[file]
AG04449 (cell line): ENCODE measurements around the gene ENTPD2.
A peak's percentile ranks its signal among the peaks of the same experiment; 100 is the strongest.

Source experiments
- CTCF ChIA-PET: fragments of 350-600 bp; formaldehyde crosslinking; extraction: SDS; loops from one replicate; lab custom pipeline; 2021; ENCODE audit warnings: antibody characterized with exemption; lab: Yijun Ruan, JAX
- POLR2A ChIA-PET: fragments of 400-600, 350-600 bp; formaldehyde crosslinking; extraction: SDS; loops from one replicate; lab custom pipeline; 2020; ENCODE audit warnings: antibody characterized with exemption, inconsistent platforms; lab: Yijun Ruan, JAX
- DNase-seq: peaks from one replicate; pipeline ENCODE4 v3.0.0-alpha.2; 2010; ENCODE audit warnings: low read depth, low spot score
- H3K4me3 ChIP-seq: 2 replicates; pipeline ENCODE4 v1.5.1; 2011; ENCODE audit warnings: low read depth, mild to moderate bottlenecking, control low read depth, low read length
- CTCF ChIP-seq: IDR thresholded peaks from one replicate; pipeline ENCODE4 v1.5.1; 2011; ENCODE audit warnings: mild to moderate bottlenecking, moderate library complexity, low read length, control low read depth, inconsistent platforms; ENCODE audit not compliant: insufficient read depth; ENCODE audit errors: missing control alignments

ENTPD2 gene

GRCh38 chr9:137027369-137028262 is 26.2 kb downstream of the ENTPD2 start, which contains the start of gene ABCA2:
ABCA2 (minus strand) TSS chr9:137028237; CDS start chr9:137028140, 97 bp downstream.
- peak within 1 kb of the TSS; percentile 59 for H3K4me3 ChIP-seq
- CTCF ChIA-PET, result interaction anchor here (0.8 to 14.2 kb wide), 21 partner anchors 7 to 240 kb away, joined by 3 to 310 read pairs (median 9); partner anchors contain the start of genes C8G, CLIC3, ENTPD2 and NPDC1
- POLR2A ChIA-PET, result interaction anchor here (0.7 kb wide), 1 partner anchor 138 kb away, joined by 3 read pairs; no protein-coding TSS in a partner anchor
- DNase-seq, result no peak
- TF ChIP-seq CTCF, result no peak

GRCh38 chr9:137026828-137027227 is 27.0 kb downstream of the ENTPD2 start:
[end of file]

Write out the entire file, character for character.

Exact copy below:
AG04449 (cell line): ENCODE measurements around the gene ENTPD2.
A peak's percentile ranks its signal among the peaks of the same experiment; 100 is the strongest.

Source experiments
- CTCF ChIA-PET: fragments of 350-600 bp; formaldehyde crosslinking; extraction: SDS; loops from one replicate; lab custom pipeline; 2021; ENCODE audit warnings: antibody characterized with exemption; lab: Yijun Ruan, JAX
- POLR2A ChIA-PET: fragments of 400-600, 350-600 bp; formaldehyde crosslinking; extraction: SDS; loops from one replicate; lab custom pipeline; 2020; ENCODE audit warnings: antibody characterized with exemption, inconsistent platforms; lab: Yijun Ruan, JAX
- DNase-seq: peaks from one replicate; pipeline ENCODE4 v3.0.0-alpha.2; 2010; ENCODE audit warnings: low read depth, low spot score
- H3K4me3 ChIP-seq: 2 replicates; pipeline ENCODE4 v1.5.1; 2011; ENCODE audit warnings: low read depth, mild to moderate bottlenecking, control low read depth, low read length
- CTCF ChIP-seq: IDR thresholded peaks from one replicate; pipeline ENCODE4 v1.5.1; 2011; ENCODE audit warnings: mild to moderate bottlenecking, moderate library complexity, low read length, control low read depth, inconsistent platforms; ENCODE audit not compliant: insufficient read depth; ENCODE audit errors: missing control alignments

ENTPD2 gene

GRCh38 chr9:137027369-137028262 is 26.2 kb downstream of the ENTPD2 start, which contains the start of gene ABCA2:
ABCA2 (minus strand) TSS chr9:137028237; CDS start chr9:137028140, 97 bp downstream.
- peak within 1 kb of the TSS; percentile 59 for H3K4me3 ChIP-seq
- CTCF ChIA-PET, result interaction anchor here (0.8 to 14.2 kb wide), 21 partner anchors 7 to 240 kb away, joined by 3 to 310 read pairs (median 9); partner anchors contain the start of genes C8G, CLIC3, ENTPD2 and NPDC1
- POLR2A ChIA-PET, result interaction anchor here (0.7 kb wide), 1 partner anchor 138 kb away, joined by 3 read pairs; no protein-coding TSS in a partner anchor
- DNase-seq, result no peak
- TF ChIP-seq CTCF, result no peak

GRCh38 chr9:137026828-137027227 is 27.0 kb downstream of the ENTPD2 start: